That gives you some idea of the priority that the profession puts on monitoring mistakes in the pharmacy. The few studies that have been done suggest that pharmacy errors are relatively common, between 1.4 and 1.8 percent of all prescriptions (BMJ Open Quality, Oct. 2, 2018).
One review found that the wrong drug is dispensed once in every thousand prescriptions. That may not sound bad, but with 4.22 billion prescriptions dispensed, the result is 422,000 people getting the wrong medicine. Experts estimate that a quarter of a million Americans are harmed every year as a result (Journal of the American Pharmacists Association, Sept-Oct, 2020).
The authors of this study conclude:
“This analysis found that wrong drug dispensing errors were also common because of failures to take extra steps to verify the prescription, including checking the drug dispensed against the label and the prescription, reviewing the prescription with the patient, and using indication-based prescribing.”
This is why patients must be more proactive whenever they pick up a prescription in a pharmacy or take a box containing medicine out of the mailbox! Here is a reader who discovered a pharmacy error almost by accident:
Why You Shouldn’t “Grab & Go”:
“I would like to chime in here about a medication mistake that happened with one of my prescriptions years ago. I went to a large chain pharmacy to pick up my prescription and did the ‘grab and go.’
“The bag had my paperwork on it, so I didn’t bother to check to make sure that the correct medication was in the bag. I got home and started to merge the medication I had left into the bottle that I had just picked up. That was my habit at the time.
“Oops! I immediately realized that the medications didn’t match. I checked the new bottle and found it had someone else’s name on it, along with a different medication that I had never heard of. I checked the paperwork a second time to make sure that it had my name on it. Yes – it was just that someone else’s medication ended up in my bag!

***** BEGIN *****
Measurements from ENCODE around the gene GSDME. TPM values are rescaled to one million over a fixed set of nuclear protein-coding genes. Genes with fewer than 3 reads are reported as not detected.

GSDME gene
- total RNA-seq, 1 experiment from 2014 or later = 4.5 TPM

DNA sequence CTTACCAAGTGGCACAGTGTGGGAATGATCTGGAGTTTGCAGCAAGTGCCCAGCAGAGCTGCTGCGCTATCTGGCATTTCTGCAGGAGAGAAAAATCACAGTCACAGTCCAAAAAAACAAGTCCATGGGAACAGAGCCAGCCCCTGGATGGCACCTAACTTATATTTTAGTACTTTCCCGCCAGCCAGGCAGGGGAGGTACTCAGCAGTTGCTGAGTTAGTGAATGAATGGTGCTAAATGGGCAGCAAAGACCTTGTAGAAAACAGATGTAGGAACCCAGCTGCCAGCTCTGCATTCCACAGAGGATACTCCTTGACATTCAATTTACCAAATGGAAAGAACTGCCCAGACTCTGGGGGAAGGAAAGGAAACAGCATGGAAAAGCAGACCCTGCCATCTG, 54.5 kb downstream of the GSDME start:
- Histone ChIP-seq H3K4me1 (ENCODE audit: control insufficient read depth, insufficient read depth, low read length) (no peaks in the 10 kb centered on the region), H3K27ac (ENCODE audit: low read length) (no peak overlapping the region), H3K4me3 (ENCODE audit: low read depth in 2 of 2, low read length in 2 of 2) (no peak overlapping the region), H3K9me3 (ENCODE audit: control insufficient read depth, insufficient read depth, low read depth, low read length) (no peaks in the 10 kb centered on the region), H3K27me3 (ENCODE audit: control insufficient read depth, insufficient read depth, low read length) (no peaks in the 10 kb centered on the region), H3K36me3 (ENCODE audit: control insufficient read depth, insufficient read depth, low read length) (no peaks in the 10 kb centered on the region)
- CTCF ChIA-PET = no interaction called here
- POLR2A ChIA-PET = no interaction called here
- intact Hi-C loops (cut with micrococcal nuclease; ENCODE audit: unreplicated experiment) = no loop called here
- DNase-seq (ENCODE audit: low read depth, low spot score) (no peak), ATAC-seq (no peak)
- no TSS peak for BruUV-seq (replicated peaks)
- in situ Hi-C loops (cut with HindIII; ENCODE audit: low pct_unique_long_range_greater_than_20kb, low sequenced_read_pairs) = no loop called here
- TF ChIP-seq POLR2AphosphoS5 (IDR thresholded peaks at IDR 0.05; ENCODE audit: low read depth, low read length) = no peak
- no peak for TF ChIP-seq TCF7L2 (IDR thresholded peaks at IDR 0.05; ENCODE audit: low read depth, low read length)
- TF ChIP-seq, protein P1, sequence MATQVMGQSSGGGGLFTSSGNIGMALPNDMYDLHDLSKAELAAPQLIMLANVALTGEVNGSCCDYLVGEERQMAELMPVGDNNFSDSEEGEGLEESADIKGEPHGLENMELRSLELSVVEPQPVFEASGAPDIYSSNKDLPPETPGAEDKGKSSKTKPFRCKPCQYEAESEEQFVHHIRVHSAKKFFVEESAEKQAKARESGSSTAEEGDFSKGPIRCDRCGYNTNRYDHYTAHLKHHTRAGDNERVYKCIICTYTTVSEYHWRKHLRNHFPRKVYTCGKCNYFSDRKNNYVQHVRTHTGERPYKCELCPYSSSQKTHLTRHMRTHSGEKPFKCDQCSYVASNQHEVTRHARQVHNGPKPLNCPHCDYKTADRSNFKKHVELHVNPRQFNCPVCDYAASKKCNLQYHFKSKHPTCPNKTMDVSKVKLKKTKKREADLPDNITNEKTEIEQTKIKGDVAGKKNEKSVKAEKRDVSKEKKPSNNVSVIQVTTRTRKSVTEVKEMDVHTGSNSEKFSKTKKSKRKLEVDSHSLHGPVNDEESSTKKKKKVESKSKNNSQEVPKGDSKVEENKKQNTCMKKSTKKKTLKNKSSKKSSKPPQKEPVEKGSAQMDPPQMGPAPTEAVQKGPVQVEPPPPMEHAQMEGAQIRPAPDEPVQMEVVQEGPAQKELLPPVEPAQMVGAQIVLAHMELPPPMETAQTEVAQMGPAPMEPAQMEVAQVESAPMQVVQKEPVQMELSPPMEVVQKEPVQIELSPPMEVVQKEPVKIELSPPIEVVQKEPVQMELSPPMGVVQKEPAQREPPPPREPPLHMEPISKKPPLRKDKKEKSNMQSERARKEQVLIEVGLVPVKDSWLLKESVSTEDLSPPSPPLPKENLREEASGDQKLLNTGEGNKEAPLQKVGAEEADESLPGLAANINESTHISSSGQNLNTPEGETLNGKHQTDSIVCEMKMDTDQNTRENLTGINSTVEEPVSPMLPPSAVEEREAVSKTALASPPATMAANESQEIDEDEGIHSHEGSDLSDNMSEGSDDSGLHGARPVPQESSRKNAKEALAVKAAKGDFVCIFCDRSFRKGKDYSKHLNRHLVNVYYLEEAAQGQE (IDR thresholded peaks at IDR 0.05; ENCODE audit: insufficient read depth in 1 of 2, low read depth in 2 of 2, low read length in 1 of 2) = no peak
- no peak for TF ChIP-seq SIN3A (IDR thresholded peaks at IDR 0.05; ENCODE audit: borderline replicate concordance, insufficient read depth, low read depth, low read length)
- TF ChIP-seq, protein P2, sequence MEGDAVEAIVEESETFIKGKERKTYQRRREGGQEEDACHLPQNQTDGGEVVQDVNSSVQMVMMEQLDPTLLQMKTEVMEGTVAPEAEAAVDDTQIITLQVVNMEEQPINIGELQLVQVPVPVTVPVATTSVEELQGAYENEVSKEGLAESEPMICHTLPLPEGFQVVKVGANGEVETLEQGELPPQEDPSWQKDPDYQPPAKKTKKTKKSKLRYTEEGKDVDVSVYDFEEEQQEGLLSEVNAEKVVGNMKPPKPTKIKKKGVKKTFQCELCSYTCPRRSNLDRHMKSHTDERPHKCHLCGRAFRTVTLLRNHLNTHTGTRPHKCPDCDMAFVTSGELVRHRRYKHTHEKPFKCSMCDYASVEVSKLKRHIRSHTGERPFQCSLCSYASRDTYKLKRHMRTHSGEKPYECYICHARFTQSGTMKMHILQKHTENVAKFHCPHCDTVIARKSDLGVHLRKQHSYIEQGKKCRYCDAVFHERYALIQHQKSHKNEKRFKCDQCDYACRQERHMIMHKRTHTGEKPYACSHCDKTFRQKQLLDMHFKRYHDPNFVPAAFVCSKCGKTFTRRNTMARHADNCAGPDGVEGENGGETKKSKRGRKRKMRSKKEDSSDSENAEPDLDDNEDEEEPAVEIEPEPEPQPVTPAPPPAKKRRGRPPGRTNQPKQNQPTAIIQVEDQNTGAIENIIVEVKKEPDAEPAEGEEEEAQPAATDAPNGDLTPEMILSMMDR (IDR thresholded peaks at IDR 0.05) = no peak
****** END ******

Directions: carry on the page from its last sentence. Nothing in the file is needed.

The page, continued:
“I headed back to the pharmacy with the bag of medication and receipts. When I arrived, the pharmacy was quite busy. A pharmacist asked if she could help me and I told her that she had given me the wrong medication. She responded that no such thing could’ve happened. I’m sure she wanted to get rid of me because of all of the customers waiting in the pharmacy area. I insisted that a mistake had been made. Finally, just to shut me up, she agreed to check the bag.
“Well – the color drained from her face when she did. She saw that indeed I had been given a bag with my paperwork attached but someone else’s medication bottle in it. She rushed to the bins and checked to see if a bag with the other patient’s paperwork was still in the bin. It was. Thankfully, my medication bottle was in the other person’s bag. She swapped them into the correct bags and handed me the bag with my name on it. (I verified that I had the correct bottle before leaving).
“I’m glad I was paying attention and realized the medication I had been given wasn’t right. I’ve periodically wondered what might’ve happened had I not been vigilant. If we took each other’s medication, what damage could’ve happened?